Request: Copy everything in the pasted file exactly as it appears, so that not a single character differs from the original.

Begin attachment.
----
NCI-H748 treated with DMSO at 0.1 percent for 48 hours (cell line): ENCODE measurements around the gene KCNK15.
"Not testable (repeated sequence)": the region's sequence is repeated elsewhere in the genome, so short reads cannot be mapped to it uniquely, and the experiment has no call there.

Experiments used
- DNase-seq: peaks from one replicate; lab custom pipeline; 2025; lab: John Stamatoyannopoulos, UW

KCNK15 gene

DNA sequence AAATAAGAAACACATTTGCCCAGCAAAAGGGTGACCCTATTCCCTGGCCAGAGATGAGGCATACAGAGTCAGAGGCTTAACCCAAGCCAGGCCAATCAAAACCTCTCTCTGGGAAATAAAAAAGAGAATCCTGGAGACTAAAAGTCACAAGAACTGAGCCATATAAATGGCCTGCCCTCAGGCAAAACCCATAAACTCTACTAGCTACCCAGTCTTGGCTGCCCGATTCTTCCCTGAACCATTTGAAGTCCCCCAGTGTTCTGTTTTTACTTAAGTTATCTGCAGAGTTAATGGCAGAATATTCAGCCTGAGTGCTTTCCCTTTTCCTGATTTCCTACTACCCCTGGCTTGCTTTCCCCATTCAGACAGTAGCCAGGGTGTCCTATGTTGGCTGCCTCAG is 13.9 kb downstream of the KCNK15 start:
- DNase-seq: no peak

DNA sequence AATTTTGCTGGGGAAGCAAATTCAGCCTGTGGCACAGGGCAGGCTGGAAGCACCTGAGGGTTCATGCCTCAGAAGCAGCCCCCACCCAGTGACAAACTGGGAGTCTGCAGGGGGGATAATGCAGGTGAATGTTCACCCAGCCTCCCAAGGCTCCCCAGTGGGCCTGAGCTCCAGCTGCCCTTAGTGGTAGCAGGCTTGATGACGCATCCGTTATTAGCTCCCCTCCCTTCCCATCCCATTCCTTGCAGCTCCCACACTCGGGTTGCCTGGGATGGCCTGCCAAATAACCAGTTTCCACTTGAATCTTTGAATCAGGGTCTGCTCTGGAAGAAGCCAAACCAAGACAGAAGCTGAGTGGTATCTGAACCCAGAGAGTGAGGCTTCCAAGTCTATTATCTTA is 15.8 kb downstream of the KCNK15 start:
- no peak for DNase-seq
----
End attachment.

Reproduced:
NCI-H748 treated with DMSO at 0.1 percent for 48 hours (cell line): ENCODE measurements around the gene KCNK15.
"Not testable (repeated sequence)": the region's sequence is repeated elsewhere in the genome, so short reads cannot be mapped to it uniquely, and the experiment has no call there.

Experiments used
- DNase-seq: peaks from one replicate; lab custom pipeline; 2025; lab: John Stamatoyannopoulos, UW

KCNK15 gene

DNA sequence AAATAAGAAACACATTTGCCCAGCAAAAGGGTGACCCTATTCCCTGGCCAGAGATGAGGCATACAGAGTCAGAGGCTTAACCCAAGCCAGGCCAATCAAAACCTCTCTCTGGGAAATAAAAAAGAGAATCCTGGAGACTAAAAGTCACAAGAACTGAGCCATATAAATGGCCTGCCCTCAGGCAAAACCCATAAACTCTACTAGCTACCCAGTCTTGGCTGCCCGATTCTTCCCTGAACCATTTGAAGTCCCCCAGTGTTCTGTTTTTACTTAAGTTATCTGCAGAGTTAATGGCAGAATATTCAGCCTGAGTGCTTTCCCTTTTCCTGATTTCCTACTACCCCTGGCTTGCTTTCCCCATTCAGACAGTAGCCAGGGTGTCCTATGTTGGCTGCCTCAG is 13.9 kb downstream of the KCNK15 start:
- DNase-seq: no peak

DNA sequence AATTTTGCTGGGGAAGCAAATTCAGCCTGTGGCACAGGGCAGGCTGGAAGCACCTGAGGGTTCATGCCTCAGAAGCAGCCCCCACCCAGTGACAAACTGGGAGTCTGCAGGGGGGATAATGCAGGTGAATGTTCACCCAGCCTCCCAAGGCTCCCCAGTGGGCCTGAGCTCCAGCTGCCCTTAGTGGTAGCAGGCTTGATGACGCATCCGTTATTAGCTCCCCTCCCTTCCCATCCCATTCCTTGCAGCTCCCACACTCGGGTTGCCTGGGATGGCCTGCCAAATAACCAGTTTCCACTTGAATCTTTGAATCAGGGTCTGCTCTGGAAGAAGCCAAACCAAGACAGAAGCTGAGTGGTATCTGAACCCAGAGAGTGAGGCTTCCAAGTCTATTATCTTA is 15.8 kb downstream of the KCNK15 start:
- no peak for DNase-seq